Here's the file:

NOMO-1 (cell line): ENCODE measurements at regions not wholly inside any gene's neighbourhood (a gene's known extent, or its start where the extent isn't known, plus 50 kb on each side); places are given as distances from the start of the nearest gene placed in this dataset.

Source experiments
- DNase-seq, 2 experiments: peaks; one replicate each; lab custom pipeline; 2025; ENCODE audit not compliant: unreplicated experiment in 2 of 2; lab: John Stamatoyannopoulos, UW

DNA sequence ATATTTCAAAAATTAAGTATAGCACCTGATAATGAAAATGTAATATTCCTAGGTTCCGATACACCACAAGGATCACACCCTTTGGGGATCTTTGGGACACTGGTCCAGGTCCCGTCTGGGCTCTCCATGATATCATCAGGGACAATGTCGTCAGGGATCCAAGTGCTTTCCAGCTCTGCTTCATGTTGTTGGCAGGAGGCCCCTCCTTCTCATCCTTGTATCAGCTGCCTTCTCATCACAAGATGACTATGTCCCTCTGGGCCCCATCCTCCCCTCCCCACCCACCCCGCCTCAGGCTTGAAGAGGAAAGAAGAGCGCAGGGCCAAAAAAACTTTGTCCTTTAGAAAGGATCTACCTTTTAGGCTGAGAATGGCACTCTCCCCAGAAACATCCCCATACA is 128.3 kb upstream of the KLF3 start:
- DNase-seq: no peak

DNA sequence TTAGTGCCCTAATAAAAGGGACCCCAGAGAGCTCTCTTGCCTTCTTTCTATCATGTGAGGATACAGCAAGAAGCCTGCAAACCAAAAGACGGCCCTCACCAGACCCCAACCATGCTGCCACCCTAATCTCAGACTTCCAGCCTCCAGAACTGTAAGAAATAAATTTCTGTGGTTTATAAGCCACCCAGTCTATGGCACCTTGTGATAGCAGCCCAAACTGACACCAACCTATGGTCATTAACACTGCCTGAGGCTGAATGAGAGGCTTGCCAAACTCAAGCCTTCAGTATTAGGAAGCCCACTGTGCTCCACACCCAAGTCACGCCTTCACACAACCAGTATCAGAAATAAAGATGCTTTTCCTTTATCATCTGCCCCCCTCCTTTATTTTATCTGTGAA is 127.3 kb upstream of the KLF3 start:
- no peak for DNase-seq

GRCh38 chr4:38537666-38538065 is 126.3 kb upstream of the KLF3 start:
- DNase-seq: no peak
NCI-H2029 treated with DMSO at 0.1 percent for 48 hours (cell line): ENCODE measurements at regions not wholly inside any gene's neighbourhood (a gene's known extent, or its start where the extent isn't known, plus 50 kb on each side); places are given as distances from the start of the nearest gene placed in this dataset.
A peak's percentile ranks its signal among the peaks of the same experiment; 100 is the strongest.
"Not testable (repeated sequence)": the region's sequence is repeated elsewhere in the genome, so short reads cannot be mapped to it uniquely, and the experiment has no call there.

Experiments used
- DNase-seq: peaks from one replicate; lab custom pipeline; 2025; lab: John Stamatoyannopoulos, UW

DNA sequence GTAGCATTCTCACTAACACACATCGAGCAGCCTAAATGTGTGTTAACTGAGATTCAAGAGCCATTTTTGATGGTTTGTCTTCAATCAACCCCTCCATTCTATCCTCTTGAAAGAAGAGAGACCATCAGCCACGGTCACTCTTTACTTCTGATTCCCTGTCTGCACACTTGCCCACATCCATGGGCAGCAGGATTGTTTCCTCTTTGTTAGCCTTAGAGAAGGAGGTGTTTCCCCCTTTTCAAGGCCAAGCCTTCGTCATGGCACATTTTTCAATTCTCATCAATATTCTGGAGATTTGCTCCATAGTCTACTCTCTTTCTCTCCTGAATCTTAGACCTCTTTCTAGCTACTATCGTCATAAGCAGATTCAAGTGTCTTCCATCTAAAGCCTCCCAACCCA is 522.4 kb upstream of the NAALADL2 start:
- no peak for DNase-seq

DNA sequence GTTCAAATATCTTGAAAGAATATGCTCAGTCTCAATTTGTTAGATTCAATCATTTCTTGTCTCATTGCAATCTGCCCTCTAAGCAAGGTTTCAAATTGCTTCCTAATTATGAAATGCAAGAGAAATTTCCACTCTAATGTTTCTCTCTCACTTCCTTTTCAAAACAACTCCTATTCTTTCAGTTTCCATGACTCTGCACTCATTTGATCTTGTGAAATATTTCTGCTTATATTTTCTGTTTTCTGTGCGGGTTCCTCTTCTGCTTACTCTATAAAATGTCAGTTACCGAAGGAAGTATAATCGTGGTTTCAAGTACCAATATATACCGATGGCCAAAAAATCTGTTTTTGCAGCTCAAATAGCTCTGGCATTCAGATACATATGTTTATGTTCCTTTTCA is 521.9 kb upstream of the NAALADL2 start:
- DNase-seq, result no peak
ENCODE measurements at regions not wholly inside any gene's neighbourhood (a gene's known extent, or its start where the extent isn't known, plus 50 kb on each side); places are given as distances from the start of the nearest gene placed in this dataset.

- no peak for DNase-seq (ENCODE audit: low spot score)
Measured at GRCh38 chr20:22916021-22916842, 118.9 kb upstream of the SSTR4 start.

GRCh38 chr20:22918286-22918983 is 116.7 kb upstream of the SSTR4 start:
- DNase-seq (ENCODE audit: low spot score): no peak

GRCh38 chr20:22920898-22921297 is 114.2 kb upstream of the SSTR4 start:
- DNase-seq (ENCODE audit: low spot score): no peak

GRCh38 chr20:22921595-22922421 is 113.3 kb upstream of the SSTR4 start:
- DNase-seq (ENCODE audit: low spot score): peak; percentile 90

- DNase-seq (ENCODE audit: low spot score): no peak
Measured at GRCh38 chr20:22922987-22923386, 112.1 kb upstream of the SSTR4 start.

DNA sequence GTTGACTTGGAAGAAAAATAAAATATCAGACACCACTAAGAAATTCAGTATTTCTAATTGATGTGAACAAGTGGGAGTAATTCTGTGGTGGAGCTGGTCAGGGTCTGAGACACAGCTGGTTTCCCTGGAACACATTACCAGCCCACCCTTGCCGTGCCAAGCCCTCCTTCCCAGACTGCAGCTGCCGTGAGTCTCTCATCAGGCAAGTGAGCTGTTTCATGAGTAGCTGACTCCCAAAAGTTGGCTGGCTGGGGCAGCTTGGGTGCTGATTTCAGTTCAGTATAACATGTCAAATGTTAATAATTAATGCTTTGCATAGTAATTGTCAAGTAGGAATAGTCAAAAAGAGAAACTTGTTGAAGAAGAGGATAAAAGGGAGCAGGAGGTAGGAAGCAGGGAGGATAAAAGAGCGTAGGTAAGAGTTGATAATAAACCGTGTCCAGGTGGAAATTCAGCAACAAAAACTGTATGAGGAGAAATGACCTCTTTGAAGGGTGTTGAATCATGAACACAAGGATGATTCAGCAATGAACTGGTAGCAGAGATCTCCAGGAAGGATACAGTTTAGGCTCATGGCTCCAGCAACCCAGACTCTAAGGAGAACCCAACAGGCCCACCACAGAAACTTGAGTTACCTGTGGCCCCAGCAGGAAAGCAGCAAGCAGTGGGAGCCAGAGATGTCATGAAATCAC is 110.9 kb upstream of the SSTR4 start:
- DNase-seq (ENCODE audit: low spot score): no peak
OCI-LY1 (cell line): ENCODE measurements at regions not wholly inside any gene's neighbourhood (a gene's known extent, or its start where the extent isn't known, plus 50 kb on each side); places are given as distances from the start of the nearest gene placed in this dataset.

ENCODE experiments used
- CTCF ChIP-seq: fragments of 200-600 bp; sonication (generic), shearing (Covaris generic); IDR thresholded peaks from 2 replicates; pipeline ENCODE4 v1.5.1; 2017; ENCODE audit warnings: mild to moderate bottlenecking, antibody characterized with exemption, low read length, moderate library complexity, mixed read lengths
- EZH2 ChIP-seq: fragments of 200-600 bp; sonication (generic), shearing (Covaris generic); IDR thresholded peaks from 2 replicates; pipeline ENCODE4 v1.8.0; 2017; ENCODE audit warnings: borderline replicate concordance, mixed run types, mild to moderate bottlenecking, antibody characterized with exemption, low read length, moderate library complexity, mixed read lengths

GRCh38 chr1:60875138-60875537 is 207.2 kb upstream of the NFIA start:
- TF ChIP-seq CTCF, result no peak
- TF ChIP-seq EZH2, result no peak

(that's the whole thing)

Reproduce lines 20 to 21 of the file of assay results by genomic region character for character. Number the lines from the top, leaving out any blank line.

- no peak for DNase-seq (ENCODE audit: low spot score)
Measured at GRCh38 chr20:22916021-22916842, 118.9 kb upstream of the SSTR4 start.